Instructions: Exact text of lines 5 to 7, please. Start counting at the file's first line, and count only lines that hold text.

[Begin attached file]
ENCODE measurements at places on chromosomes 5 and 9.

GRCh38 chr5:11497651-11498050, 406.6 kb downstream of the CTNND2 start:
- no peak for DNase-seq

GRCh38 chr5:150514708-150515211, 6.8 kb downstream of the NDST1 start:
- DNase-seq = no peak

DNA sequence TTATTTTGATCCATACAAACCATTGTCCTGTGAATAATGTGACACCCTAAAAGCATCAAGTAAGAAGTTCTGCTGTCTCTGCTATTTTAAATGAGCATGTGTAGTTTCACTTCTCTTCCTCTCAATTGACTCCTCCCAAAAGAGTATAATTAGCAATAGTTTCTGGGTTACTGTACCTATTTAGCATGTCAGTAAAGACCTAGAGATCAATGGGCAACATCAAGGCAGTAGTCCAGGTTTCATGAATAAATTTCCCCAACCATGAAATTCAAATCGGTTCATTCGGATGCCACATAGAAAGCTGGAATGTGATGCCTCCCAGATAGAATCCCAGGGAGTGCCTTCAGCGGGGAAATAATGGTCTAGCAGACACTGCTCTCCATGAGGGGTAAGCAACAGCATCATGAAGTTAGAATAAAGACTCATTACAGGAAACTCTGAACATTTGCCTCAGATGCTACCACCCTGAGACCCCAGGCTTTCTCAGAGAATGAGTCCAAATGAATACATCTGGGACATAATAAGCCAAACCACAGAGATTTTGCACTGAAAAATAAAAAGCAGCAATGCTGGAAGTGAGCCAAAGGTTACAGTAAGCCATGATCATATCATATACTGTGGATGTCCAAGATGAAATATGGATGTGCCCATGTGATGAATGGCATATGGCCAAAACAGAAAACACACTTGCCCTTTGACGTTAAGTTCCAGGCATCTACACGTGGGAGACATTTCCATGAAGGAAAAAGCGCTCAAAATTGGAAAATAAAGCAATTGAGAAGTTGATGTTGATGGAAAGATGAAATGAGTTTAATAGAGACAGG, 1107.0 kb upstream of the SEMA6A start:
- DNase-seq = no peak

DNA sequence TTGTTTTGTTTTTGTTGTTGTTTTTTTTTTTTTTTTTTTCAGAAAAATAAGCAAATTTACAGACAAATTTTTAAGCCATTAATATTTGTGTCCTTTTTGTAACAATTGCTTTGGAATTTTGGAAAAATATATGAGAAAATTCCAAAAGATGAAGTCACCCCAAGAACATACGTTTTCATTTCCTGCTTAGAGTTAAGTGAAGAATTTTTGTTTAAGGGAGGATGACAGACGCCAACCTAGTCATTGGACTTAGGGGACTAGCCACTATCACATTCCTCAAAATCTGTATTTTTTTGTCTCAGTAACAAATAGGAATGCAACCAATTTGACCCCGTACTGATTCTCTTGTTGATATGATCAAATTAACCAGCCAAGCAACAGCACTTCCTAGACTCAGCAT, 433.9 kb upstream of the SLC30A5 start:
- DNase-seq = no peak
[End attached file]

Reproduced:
- DNase-seq = no peak

DNA sequence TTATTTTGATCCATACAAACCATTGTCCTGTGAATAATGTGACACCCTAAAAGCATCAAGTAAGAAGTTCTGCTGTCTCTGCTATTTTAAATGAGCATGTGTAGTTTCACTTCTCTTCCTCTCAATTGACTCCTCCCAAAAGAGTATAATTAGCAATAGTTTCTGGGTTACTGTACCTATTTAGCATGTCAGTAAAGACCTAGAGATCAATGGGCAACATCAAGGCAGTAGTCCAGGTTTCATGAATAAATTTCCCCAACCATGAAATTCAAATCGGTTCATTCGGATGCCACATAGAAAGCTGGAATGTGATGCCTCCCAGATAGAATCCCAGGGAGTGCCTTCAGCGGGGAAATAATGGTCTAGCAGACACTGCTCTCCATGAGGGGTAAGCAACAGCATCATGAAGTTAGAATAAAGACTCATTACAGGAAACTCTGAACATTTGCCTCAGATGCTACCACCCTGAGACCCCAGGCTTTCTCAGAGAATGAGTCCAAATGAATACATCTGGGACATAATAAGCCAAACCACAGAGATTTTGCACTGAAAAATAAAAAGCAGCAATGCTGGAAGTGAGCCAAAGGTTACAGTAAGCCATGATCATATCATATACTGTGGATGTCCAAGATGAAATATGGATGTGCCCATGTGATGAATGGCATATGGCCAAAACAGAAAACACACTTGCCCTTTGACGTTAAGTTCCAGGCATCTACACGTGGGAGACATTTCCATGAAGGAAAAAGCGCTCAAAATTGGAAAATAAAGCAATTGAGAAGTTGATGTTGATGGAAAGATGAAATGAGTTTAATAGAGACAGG, 1107.0 kb upstream of the SEMA6A start:
- DNase-seq = no peak